Taking the Leap

There are risks and significant investments needed to expand into new types of business offerings. It should be done with prudence, but also with a realization that the risk of continuing with business-as-usual might be much greater than the risks in trying to expand your business model. If the competition is forging ahead with new offerings and approaches, or there are bold new entrants gaining market share, then a firm’s survival may be at stake. A business needs to assess their own strengths and weaknesses and consider how they can provide more value — a lot more value, to their customers.

Starting these transformations sooner gives a company time to learn, try things out, and start acquiring necessary resources. Wait too long and those resources become even scarcer as the good developers, salespeople, domain experts, and partners have been snatched up. Start soon enough and the journey can be made incrementally, with pilots and experiments. Postpone too long and eventually a bet-the-farm investment may be the only option left.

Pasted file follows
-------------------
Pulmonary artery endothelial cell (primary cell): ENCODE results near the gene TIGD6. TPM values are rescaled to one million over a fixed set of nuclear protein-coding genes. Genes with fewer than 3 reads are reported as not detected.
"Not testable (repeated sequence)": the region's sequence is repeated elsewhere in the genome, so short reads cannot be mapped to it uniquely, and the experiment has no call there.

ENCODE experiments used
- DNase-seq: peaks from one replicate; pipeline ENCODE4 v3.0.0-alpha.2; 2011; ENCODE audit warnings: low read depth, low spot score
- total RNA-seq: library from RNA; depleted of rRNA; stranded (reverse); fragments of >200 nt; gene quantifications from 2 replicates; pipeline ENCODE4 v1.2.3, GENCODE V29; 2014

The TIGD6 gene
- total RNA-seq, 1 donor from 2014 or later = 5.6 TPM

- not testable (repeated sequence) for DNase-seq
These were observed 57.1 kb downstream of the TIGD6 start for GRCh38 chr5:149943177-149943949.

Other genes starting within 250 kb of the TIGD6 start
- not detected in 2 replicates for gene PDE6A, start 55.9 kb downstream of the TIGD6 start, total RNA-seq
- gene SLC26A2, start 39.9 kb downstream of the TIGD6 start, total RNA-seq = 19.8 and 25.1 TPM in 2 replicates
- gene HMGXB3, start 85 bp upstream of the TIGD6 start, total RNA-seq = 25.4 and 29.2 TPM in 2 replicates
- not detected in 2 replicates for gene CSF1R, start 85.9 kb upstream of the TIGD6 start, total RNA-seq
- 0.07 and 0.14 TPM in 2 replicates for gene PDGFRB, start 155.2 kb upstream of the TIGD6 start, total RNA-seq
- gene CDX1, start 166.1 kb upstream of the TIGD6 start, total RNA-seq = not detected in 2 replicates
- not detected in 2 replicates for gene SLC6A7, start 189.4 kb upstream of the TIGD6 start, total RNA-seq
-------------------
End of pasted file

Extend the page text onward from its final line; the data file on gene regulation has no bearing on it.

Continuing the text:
It is never too soon to start putting in the right foundational pieces, such as a business platform that supports multifaceted business models. So, if you do your homework, select and implement the right platform and partner(s) early on, and take the leap, your chances of success will be increased tremendously.

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1 ‘Hunters’ are salespeople who love closing deals — as many and as big as possible. ‘Farmers’ are salespeople who thrive on creating long-lasting relationships with each customer, spending time with them to help make a positive impact on the customers’ business (and thereby grow the account). — Return to article text above
2 An MES system manages manufacturing systems and factory floor data flows to enable effective manufacturing scheduling, execution, quality control, and production performance. — Return to article text above
3 Whether you do make-to-stock, configure-to-order, build-to-order, engineer-to-order, batch process, or continuous process, the system needs to support the type of manufacturing you do or anticipate doing in the future. — Return to article text above
4 A good example is NetSuite. — Return to article text above


To view other articles from this issue of the brief, click here.